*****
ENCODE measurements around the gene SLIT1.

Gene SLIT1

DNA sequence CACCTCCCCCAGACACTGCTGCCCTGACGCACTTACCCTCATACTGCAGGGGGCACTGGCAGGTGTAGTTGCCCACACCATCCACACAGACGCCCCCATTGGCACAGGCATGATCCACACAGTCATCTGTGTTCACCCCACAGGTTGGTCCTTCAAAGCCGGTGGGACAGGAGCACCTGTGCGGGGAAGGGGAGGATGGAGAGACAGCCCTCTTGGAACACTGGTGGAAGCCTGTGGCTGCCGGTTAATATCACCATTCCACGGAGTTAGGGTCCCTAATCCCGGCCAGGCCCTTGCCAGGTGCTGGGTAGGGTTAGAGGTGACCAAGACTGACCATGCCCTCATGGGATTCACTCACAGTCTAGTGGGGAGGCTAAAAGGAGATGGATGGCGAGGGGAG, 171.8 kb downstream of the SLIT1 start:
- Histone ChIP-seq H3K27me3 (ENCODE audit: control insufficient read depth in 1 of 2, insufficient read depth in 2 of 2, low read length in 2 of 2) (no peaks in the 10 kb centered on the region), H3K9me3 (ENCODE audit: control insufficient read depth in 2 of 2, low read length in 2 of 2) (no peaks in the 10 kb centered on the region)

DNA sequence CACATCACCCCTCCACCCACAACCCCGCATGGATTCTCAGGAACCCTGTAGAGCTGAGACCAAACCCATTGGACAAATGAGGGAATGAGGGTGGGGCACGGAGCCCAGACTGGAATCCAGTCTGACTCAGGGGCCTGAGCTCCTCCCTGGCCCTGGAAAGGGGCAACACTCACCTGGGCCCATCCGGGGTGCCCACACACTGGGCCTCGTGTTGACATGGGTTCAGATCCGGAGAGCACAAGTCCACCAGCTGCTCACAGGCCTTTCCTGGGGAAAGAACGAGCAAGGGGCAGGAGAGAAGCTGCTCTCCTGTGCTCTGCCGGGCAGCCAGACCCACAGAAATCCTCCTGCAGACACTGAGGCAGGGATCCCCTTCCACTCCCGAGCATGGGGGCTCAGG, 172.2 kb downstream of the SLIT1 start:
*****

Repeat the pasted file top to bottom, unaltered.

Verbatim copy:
ENCODE measurements around the gene SLIT1.

Gene SLIT1

DNA sequence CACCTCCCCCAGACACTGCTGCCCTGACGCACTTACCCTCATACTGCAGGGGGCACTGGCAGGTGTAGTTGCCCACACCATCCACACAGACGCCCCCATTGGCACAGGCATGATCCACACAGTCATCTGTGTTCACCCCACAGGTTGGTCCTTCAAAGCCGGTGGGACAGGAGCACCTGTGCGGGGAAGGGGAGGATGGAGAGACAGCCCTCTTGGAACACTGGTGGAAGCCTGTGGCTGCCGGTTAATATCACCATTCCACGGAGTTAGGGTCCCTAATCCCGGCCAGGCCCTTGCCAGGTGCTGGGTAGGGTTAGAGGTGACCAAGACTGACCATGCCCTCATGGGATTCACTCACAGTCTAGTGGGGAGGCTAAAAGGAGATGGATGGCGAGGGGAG, 171.8 kb downstream of the SLIT1 start:
- Histone ChIP-seq H3K27me3 (ENCODE audit: control insufficient read depth in 1 of 2, insufficient read depth in 2 of 2, low read length in 2 of 2) (no peaks in the 10 kb centered on the region), H3K9me3 (ENCODE audit: control insufficient read depth in 2 of 2, low read length in 2 of 2) (no peaks in the 10 kb centered on the region)

DNA sequence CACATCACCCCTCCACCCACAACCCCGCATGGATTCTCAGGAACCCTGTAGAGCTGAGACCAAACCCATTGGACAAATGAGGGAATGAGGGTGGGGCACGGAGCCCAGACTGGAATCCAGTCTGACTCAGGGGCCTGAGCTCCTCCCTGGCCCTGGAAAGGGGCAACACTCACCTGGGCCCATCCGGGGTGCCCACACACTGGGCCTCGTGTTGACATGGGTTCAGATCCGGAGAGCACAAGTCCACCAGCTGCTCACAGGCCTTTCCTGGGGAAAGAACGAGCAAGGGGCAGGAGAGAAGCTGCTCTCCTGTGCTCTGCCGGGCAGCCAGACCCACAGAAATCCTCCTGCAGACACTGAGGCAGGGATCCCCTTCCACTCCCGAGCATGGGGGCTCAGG, 172.2 kb downstream of the SLIT1 start: